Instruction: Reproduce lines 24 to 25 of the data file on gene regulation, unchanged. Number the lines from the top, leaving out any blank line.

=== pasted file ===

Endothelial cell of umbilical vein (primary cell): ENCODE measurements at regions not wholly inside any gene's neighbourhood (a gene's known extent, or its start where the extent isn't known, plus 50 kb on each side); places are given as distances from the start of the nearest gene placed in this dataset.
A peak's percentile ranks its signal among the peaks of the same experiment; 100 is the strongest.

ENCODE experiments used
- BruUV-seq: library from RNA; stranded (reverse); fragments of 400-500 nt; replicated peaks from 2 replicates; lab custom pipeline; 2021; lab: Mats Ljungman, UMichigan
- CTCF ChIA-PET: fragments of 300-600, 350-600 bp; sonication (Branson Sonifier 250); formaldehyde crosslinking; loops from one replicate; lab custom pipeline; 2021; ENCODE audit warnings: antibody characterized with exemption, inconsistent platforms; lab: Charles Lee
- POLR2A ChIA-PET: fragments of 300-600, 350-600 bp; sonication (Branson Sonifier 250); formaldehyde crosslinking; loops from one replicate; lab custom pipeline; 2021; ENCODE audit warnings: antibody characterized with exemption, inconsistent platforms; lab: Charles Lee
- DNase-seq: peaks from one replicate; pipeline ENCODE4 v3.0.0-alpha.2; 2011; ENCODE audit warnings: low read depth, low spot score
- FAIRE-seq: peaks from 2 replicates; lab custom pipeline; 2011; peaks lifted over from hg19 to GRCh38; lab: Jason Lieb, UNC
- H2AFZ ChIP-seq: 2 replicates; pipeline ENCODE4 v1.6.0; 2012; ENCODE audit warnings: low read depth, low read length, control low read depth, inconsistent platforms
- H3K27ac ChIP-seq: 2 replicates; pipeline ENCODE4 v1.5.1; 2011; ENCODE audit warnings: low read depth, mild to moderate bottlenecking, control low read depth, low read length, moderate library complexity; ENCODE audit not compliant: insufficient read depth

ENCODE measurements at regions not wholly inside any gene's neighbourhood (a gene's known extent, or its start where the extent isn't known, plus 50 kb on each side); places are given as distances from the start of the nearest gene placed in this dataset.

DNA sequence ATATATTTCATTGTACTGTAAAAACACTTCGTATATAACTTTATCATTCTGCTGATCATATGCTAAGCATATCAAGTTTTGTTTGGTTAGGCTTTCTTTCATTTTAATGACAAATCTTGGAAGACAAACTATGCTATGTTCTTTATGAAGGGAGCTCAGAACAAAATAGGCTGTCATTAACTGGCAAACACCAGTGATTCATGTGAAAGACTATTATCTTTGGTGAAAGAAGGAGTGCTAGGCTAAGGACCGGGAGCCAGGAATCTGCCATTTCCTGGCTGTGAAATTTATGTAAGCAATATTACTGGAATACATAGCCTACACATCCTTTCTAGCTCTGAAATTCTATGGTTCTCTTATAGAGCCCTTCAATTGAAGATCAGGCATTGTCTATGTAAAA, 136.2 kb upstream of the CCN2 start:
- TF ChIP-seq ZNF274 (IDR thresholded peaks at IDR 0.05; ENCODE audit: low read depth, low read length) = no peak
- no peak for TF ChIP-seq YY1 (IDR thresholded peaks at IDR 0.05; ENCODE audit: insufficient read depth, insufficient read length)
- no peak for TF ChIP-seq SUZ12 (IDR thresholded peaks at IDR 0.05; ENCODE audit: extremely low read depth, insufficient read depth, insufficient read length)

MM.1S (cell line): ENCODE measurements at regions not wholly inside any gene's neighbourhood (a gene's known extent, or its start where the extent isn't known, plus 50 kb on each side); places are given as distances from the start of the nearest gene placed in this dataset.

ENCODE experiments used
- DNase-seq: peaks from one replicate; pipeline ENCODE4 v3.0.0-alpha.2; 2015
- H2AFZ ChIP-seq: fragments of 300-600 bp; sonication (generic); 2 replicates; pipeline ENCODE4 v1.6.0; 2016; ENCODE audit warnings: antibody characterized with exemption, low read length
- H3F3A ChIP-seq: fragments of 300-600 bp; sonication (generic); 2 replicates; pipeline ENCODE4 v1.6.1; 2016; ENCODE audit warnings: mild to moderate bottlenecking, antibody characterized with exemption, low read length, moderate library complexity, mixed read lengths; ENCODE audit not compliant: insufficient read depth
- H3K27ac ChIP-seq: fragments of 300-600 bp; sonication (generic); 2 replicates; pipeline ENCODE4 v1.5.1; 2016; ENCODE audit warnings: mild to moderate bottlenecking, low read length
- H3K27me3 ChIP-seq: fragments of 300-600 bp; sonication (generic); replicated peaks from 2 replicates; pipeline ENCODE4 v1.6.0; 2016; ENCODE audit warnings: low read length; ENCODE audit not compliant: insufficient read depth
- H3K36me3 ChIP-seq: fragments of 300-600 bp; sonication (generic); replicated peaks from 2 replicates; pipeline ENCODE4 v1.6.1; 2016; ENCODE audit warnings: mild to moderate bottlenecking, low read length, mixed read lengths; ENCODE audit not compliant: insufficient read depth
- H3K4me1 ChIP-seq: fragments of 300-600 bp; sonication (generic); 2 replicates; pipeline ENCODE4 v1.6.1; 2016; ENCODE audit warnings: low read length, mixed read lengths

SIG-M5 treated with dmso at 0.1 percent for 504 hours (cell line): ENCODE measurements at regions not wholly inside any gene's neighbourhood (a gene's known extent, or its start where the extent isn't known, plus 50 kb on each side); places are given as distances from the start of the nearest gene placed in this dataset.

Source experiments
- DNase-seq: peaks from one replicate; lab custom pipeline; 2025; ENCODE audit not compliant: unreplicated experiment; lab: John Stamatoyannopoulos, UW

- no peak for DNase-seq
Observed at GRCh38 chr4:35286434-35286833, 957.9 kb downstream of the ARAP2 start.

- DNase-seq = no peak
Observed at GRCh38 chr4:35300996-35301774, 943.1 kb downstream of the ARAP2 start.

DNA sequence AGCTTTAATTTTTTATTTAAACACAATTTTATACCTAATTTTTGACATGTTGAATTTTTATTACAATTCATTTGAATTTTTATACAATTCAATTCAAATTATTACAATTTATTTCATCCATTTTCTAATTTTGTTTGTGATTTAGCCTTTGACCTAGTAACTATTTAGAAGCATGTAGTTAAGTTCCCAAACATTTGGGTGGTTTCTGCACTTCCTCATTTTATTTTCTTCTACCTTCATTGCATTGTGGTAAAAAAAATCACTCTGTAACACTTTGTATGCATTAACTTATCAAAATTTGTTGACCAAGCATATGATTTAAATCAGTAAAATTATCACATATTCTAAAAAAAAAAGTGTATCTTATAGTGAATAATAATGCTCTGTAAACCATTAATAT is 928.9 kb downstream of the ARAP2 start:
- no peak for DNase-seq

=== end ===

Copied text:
- H3K4me1 ChIP-seq: fragments of 300-600 bp; sonication (generic); 2 replicates; pipeline ENCODE4 v1.6.1; 2016; ENCODE audit warnings: low read length, mixed read lengths

SIG-M5 treated with dmso at 0.1 percent for 504 hours (cell line): ENCODE measurements at regions not wholly inside any gene's neighbourhood (a gene's known extent, or its start where the extent isn't known, plus 50 kb on each side); places are given as distances from the start of the nearest gene placed in this dataset.